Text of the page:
Each of these experts judged five papers in their original versions and five papers in their edited
version, spending around 5 minutes per paper. None of the experts saw both versions of the same
paper. None of the experts knew that some of the papers were edited. The writing experts judged
the writing quality and the economists judged the academic quality of the papers. All economists
in our sample have PhDs in economics and their academic positions range from postdoc to full
professor; four of them are editors of academic journals; and all of them are regularly involved in
judging the quality of academic papers as referees or members of conference committees. We
estimate the effect of language editing on perceived writing quality and perceived academic
paper quality by comparing the average judgement of original and edited papers.
Our results show that writing matters. Writing experts judged the edited papers as
0.6 standard deviations (SD) better written overall (1.22 points on an 11-point scale). They
further judged the language-edited papers as allowing the reader to find the key message more
easily (0.58 SD), having fewer mistakes (0.67 SD), being easier to read (0.53 SD), and being
more concise (0.50 SD). These large improvements in writing quality translated into still
substantial effects on economists’ evaluations. Economists evaluated the edited versions as being
0.2 SD better overall (0.4 points on an 11-point scale). They were also 8.4 percentage points
more likely to accept the paper for a conference, and were 4.1 percentage points more likely to
believe that the paper would get published in a good economics journal. Our heterogeneity
analysis shows that the effects of language editing on writing quality and perceived academic
quality are particularly large if the original versions were poorly written.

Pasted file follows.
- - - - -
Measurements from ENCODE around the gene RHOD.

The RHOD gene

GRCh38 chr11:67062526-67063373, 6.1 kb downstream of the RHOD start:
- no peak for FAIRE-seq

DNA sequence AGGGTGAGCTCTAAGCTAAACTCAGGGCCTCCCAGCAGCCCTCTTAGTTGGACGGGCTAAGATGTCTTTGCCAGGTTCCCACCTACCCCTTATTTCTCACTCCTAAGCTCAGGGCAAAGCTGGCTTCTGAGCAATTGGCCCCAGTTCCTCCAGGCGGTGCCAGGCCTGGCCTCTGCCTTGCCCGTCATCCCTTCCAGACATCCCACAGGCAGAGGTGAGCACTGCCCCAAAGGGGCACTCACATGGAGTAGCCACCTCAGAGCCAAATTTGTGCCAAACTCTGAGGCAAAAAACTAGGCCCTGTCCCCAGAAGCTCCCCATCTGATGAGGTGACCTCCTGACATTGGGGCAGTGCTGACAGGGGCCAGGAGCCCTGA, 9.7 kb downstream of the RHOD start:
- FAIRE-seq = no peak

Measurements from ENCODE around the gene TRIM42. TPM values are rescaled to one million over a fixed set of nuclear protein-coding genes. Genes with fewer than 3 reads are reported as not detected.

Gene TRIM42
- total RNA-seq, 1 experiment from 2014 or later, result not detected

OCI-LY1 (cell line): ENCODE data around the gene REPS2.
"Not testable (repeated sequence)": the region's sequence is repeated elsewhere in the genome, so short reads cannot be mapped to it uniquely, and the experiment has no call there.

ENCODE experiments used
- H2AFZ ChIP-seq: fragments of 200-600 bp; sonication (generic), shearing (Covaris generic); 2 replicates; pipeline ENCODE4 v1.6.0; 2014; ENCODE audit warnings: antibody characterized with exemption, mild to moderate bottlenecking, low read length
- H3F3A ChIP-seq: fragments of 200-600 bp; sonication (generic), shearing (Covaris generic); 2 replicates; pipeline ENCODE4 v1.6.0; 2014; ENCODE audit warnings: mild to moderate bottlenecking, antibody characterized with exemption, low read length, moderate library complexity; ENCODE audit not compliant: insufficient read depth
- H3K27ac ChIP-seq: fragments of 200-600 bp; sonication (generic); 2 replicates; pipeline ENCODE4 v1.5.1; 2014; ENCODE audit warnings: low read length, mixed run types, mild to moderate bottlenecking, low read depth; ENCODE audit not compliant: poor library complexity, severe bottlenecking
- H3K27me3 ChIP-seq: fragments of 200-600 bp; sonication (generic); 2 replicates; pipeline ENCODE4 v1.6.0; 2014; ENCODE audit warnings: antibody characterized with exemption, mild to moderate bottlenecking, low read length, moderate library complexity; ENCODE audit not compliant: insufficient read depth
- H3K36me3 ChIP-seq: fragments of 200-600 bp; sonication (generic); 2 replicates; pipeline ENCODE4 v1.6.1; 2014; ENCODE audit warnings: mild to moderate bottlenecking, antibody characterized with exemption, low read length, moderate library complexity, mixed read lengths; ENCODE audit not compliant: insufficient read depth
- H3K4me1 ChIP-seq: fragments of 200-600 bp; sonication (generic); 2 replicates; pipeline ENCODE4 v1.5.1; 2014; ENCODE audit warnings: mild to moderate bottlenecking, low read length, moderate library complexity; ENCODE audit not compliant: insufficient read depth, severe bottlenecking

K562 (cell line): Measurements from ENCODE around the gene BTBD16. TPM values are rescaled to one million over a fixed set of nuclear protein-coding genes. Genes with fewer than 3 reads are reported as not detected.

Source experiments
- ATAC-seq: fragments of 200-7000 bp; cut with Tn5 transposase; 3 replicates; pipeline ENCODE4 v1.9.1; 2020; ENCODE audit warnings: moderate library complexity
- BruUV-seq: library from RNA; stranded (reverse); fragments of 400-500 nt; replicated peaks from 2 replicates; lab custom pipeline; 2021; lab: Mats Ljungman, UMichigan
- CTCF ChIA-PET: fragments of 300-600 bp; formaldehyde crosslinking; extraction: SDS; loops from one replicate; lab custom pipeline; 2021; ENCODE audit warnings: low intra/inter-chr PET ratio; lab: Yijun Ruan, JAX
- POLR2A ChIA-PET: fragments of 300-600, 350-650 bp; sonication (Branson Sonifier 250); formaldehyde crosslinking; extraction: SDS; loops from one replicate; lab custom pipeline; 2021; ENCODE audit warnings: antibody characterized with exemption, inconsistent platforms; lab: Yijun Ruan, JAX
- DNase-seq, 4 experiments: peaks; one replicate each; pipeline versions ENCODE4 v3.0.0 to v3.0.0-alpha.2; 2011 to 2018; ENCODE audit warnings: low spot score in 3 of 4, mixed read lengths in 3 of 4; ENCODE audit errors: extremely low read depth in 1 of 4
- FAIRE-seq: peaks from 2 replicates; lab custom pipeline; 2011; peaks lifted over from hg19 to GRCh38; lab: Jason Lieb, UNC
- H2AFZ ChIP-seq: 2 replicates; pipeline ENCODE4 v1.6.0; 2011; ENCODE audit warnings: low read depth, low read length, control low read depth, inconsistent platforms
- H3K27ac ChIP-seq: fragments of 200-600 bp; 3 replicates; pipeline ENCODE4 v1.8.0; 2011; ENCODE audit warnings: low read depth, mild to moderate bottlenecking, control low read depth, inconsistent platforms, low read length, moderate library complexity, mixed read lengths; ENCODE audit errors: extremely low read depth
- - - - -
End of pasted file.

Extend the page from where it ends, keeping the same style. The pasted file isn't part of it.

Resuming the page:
The approach of manipulating text to estimate the effect of writing has been used in
several contexts, for example, for legal documents (Mindlin 2005) and financial reports (Tan,
Wang, and Yoo 2019). However, only one other paper has investigated how the writing quality
of academic papers affects the evaluations of scientists. Armstrong (1980) altered the writing
quality of the conclusion section in four management papers. In contrast to our findings, his
results suggest that improving the writing causes experts to evaluate papers less favorably. We
improve upon Armstrong’s approach by having a larger sample, as well as a more rigorous study
design and empirical analysis. For example, our study includes 30 papers (instead of four) and
the language editing was done by professional editors (instead of Armstrong, who is a good
writer but not an expert editor). By asking scientists to evaluate whole papers instead of one
individual section, the context of our study is also closer to how peer review is conducted in
practice. Finally, since Armstrong conducted his study, attitudes towards writing have changed.
We have seen the birth of the plain language movement, and several countries now require
government and other agencies to write according to plain language principles. For example, the
United States passed The Plain Writing Act of 2010, requiring all government agencies to write
in plain language (Office of the Federal Register 2010). And the European Union requires
companies to communicate clearly with customers about how they use their data (European
Union 2022). Our study therefore provides the best answer of whether the quality of academic
writing matters today.